News Feature

Originally published in Island Ad-Vantages, September 14, 2023
Nursing home vote delayed to 2024
Residents to decide at town meeting

by Jack Beaudoin

Voters will wait until a March 2024 Town Meeting to decide whether to send $100,000 in taxpayer funds to the Island Nursing Home.

At its September 11 meeting, the Stonington Select Board originally set a public hearing on the issue for later this month, to be followed by a paper ballot vote on November 7. But the logistics around the November timeframe might have resulted in taxpayer confusion and unnecessary town expense if the measure was approved, according to Town Manager Kathleen Billings, and so the board reversed itself on September 12 and pushed the vote back to next March.

At issue, Billings said, is the petition filed by the INH—with supporting signatures from town residents earlier this year—that requires the town to hold a vote on the $100,000 allocation. Since the amount was not included in Stonington’s annual budget, approval of the referendum this year would require the town to issue a supplemental tax bill to all property owners.

“The way it was written, using the term “raise and appropriate,” meant that if the vote passed we couldn’t use surplus,” Billings explained. When she discussed the possibility of issuing supplemental bills to every property taxpayer with the town’s assessor, they realized that some bills issued would amount to only a nickel. “That just didn’t make any sense,” she said.

Billings then conferred with the Maine Municipal Association, which advised her that the town still would be fulfilling the petitioners’ intentions by moving the vote to March 2024. That way, should the measure pass, it can be raised and appropriated as part of the regular 2024 budget approval process.


Since the INH closed abruptly in the fall of 2021, a newly reconstituted board of directors has struggled to raise funds required to reopen the facility. Even after changing the business model from skilled care to residential living, INH officials estimated they would need to raise $1.5 million to offset operating losses in the first three years. INH Board treasurer Skip Greenlaw said the last thing the board wanted to face was another closure, so they set a lofty threshold for their fundraising efforts, and a deadline of September 1.

As part of that strategy, the INH board submitted petitions in early 2023 to two of the seven towns on the peninsula and islands—Deer Isle and Stonington—seeking a donation of $100,000 from each. INH also notified the other five towns—Blue Hill, Brooklin, Brooksville, Sedgwick and Isle au Haut—that it would request the same amount. But the petitions were submitted a little after the deadline, and the Deer Isle select board refused to accept it. The Stonington select board, in contrast, agreed to put the request to a vote.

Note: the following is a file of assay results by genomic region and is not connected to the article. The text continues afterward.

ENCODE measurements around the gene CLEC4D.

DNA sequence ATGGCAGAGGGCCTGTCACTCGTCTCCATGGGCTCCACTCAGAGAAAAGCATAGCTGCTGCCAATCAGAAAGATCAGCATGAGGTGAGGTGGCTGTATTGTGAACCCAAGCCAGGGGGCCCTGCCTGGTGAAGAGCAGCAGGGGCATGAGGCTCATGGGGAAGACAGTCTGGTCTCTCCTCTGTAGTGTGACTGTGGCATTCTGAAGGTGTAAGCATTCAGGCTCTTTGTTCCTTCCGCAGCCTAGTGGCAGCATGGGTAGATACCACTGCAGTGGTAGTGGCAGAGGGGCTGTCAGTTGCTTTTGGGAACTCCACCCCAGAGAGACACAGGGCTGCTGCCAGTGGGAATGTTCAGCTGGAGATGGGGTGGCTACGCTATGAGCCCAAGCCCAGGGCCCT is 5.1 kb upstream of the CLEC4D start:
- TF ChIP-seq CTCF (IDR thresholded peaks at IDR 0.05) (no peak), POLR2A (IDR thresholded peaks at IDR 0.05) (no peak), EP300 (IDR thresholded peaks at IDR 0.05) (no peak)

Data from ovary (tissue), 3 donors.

At a public meeting on July 31, Greenlaw acknowledged that the fundraising effort remained well short of its goal. “To date, we have received $227,151,” he said. “We have pledges of $300,000 if we make the decision to reopen. [But] we are still $1 million short of our goal.”

Will it open?

The shortfall alarmed members of the Stonington select board, who aired deep reservations about the vote on the $100,000 allocation.

Select Board chair Richard Larrabee noted that no one from the INH was present at the September 11 meeting. “Will anyone from the INH board attend a public hearing to answer questions?” Larrabee wondered aloud. “If they don’t show up, I don’t think the people are going to be very happy.”

“I’m concerned that they’re not even going to get the doors open,” Evelyn Duncan said. She rattled off a list of concerns ranging from possible PFAS contamination to fundraising shortfalls and disputes over the percentage of future residents who would actually come from Stonington.

Because state rules governing residential care facilities don’t permit discrimination based on town residency, Duncan said, more than half of the residents who might end up at the facility might come from Portland, Bangor or beyond.

“If we’re going to spend taxpayer money on this, how will the population feel about that?” she asked.